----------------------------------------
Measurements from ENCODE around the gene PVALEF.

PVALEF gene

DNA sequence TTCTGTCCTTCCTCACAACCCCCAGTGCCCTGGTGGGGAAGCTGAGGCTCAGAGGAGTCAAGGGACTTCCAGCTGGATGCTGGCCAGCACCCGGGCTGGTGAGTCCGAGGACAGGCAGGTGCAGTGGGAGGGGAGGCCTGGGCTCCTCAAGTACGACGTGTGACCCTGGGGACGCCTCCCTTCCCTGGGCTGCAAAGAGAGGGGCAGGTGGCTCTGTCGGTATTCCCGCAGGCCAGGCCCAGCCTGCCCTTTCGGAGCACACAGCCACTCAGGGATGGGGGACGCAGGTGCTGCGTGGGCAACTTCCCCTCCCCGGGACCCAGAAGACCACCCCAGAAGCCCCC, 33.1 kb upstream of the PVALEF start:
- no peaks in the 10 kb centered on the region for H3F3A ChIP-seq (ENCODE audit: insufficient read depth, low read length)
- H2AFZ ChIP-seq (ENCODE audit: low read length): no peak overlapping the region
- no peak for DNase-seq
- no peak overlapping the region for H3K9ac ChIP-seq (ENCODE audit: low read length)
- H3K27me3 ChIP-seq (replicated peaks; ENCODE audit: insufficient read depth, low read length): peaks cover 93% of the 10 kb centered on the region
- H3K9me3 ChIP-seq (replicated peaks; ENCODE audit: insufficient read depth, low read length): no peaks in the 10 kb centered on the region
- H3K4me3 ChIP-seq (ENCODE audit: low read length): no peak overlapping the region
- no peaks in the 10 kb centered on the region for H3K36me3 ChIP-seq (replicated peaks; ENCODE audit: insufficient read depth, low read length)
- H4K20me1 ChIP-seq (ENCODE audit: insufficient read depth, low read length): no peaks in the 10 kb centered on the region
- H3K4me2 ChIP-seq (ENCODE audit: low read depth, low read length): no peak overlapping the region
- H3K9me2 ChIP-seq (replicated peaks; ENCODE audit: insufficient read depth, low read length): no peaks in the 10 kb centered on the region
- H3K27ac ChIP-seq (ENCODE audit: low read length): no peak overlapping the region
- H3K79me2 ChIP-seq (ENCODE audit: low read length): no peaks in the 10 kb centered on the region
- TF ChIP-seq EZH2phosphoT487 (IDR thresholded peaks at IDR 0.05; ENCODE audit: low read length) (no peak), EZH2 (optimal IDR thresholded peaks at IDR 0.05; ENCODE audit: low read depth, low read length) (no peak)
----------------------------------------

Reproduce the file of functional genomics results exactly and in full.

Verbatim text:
Measurements from ENCODE around the gene PVALEF.

PVALEF gene

DNA sequence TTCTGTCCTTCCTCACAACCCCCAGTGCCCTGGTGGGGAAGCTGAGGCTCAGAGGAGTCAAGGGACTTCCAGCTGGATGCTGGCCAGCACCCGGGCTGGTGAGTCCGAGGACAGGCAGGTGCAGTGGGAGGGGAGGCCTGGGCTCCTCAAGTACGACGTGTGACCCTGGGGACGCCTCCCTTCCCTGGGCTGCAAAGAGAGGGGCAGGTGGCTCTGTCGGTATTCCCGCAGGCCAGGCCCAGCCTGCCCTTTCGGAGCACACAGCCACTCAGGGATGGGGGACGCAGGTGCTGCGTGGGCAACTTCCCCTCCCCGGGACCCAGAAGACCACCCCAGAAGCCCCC, 33.1 kb upstream of the PVALEF start:
- no peaks in the 10 kb centered on the region for H3F3A ChIP-seq (ENCODE audit: insufficient read depth, low read length)
- H2AFZ ChIP-seq (ENCODE audit: low read length): no peak overlapping the region
- no peak for DNase-seq
- no peak overlapping the region for H3K9ac ChIP-seq (ENCODE audit: low read length)
- H3K27me3 ChIP-seq (replicated peaks; ENCODE audit: insufficient read depth, low read length): peaks cover 93% of the 10 kb centered on the region
- H3K9me3 ChIP-seq (replicated peaks; ENCODE audit: insufficient read depth, low read length): no peaks in the 10 kb centered on the region
- H3K4me3 ChIP-seq (ENCODE audit: low read length): no peak overlapping the region
- no peaks in the 10 kb centered on the region for H3K36me3 ChIP-seq (replicated peaks; ENCODE audit: insufficient read depth, low read length)
- H4K20me1 ChIP-seq (ENCODE audit: insufficient read depth, low read length): no peaks in the 10 kb centered on the region
- H3K4me2 ChIP-seq (ENCODE audit: low read depth, low read length): no peak overlapping the region
- H3K9me2 ChIP-seq (replicated peaks; ENCODE audit: insufficient read depth, low read length): no peaks in the 10 kb centered on the region
- H3K27ac ChIP-seq (ENCODE audit: low read length): no peak overlapping the region
- H3K79me2 ChIP-seq (ENCODE audit: low read length): no peaks in the 10 kb centered on the region
- TF ChIP-seq EZH2phosphoT487 (IDR thresholded peaks at IDR 0.05; ENCODE audit: low read length) (no peak), EZH2 (optimal IDR thresholded peaks at IDR 0.05; ENCODE audit: low read depth, low read length) (no peak)